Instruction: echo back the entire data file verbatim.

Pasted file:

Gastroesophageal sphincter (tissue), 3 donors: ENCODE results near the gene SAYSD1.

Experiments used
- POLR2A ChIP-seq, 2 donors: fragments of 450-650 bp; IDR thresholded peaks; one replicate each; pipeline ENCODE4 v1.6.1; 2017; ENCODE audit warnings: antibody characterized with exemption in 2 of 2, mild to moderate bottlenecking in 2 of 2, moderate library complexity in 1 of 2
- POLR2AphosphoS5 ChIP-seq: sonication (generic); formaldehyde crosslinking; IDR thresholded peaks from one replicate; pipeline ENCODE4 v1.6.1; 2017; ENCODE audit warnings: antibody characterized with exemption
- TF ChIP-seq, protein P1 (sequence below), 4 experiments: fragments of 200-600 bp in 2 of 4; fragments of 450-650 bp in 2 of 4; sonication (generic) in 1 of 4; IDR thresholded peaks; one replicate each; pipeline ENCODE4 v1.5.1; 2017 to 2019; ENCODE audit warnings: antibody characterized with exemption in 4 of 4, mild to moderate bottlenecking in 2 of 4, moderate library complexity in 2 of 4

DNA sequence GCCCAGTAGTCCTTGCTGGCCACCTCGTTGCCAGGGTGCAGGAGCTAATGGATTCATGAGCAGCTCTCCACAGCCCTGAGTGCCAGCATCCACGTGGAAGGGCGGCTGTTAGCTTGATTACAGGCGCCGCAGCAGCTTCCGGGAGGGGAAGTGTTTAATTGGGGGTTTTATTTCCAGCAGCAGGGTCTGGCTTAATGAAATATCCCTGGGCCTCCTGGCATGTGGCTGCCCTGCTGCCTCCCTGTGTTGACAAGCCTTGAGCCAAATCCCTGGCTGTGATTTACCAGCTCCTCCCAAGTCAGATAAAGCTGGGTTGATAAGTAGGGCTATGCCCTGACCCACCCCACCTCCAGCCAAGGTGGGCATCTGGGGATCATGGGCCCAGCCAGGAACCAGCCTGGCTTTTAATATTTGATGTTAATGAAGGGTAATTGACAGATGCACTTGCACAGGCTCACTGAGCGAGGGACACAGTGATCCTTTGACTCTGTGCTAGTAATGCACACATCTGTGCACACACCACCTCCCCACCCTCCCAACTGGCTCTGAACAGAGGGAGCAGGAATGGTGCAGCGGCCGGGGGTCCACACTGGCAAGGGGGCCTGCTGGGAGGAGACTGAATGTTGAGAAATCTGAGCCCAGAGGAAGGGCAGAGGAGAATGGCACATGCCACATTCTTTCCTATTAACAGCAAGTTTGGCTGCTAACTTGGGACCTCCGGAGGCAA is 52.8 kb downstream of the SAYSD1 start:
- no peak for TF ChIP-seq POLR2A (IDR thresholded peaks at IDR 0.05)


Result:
Gastroesophageal sphincter (tissue), 3 donors: ENCODE results near the gene SAYSD1.

Experiments used
- POLR2A ChIP-seq, 2 donors: fragments of 450-650 bp; IDR thresholded peaks; one replicate each; pipeline ENCODE4 v1.6.1; 2017; ENCODE audit warnings: antibody characterized with exemption in 2 of 2, mild to moderate bottlenecking in 2 of 2, moderate library complexity in 1 of 2
- POLR2AphosphoS5 ChIP-seq: sonication (generic); formaldehyde crosslinking; IDR thresholded peaks from one replicate; pipeline ENCODE4 v1.6.1; 2017; ENCODE audit warnings: antibody characterized with exemption
- TF ChIP-seq, protein P1 (sequence below), 4 experiments: fragments of 200-600 bp in 2 of 4; fragments of 450-650 bp in 2 of 4; sonication (generic) in 1 of 4; IDR thresholded peaks; one replicate each; pipeline ENCODE4 v1.5.1; 2017 to 2019; ENCODE audit warnings: antibody characterized with exemption in 4 of 4, mild to moderate bottlenecking in 2 of 4, moderate library complexity in 2 of 4

DNA sequence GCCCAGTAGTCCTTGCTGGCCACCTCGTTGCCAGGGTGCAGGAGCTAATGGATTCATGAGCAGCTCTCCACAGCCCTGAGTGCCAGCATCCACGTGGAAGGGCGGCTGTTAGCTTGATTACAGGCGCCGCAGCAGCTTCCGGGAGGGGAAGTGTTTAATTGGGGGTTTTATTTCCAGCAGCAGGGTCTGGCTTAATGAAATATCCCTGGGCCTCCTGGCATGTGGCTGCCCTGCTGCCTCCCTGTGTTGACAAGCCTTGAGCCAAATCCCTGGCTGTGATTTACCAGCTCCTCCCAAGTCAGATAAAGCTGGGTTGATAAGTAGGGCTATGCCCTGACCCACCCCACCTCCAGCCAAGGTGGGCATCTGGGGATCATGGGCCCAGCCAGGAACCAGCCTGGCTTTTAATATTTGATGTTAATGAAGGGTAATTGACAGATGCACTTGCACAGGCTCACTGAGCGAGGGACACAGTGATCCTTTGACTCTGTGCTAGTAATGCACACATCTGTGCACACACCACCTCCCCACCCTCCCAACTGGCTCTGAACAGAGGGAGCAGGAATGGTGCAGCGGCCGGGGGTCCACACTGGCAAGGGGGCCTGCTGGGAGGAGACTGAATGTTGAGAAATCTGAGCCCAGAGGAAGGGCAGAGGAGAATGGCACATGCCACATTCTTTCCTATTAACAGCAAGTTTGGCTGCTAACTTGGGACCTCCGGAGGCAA is 52.8 kb downstream of the SAYSD1 start:
- no peak for TF ChIP-seq POLR2A (IDR thresholded peaks at IDR 0.05)